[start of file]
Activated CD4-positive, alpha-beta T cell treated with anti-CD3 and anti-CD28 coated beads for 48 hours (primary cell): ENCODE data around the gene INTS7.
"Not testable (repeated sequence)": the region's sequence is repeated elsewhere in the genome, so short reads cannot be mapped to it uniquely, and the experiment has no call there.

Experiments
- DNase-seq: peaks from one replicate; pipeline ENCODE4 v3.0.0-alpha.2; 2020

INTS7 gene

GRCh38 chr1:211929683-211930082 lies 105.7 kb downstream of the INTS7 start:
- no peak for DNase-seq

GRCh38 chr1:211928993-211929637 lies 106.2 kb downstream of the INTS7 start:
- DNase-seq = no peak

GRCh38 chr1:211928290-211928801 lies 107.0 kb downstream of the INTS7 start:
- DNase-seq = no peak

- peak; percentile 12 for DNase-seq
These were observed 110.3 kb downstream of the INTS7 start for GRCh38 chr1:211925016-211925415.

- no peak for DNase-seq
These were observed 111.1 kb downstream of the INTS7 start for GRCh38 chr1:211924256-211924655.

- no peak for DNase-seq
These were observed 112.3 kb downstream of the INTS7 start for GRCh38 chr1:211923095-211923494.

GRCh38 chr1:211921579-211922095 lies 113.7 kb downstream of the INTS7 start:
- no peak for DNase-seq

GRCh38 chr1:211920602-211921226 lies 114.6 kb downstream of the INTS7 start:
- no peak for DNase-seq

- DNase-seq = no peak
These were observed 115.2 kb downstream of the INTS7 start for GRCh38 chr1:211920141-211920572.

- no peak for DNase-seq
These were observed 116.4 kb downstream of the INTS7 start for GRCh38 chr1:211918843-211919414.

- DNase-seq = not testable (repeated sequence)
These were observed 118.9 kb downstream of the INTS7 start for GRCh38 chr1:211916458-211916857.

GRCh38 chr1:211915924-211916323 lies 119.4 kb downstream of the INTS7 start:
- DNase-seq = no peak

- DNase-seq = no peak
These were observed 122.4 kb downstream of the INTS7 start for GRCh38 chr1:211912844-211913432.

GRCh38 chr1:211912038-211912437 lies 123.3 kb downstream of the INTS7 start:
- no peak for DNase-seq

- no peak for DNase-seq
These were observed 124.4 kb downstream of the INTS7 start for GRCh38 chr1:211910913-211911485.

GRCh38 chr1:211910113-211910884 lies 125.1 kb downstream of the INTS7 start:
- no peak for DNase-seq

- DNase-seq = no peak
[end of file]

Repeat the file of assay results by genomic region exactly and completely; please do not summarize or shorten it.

Activated CD4-positive, alpha-beta T cell treated with anti-CD3 and anti-CD28 coated beads for 48 hours (primary cell): ENCODE data around the gene INTS7.
"Not testable (repeated sequence)": the region's sequence is repeated elsewhere in the genome, so short reads cannot be mapped to it uniquely, and the experiment has no call there.

Experiments
- DNase-seq: peaks from one replicate; pipeline ENCODE4 v3.0.0-alpha.2; 2020

INTS7 gene

GRCh38 chr1:211929683-211930082 lies 105.7 kb downstream of the INTS7 start:
- no peak for DNase-seq

GRCh38 chr1:211928993-211929637 lies 106.2 kb downstream of the INTS7 start:
- DNase-seq = no peak

GRCh38 chr1:211928290-211928801 lies 107.0 kb downstream of the INTS7 start:
- DNase-seq = no peak

- peak; percentile 12 for DNase-seq
These were observed 110.3 kb downstream of the INTS7 start for GRCh38 chr1:211925016-211925415.

- no peak for DNase-seq
These were observed 111.1 kb downstream of the INTS7 start for GRCh38 chr1:211924256-211924655.

- no peak for DNase-seq
These were observed 112.3 kb downstream of the INTS7 start for GRCh38 chr1:211923095-211923494.

GRCh38 chr1:211921579-211922095 lies 113.7 kb downstream of the INTS7 start:
- no peak for DNase-seq

GRCh38 chr1:211920602-211921226 lies 114.6 kb downstream of the INTS7 start:
- no peak for DNase-seq

- DNase-seq = no peak
These were observed 115.2 kb downstream of the INTS7 start for GRCh38 chr1:211920141-211920572.

- no peak for DNase-seq
These were observed 116.4 kb downstream of the INTS7 start for GRCh38 chr1:211918843-211919414.

- DNase-seq = not testable (repeated sequence)
These were observed 118.9 kb downstream of the INTS7 start for GRCh38 chr1:211916458-211916857.

GRCh38 chr1:211915924-211916323 lies 119.4 kb downstream of the INTS7 start:
- DNase-seq = no peak

- DNase-seq = no peak
These were observed 122.4 kb downstream of the INTS7 start for GRCh38 chr1:211912844-211913432.

GRCh38 chr1:211912038-211912437 lies 123.3 kb downstream of the INTS7 start:
- no peak for DNase-seq

- no peak for DNase-seq
These were observed 124.4 kb downstream of the INTS7 start for GRCh38 chr1:211910913-211911485.

GRCh38 chr1:211910113-211910884 lies 125.1 kb downstream of the INTS7 start:
- no peak for DNase-seq

- DNase-seq = no peak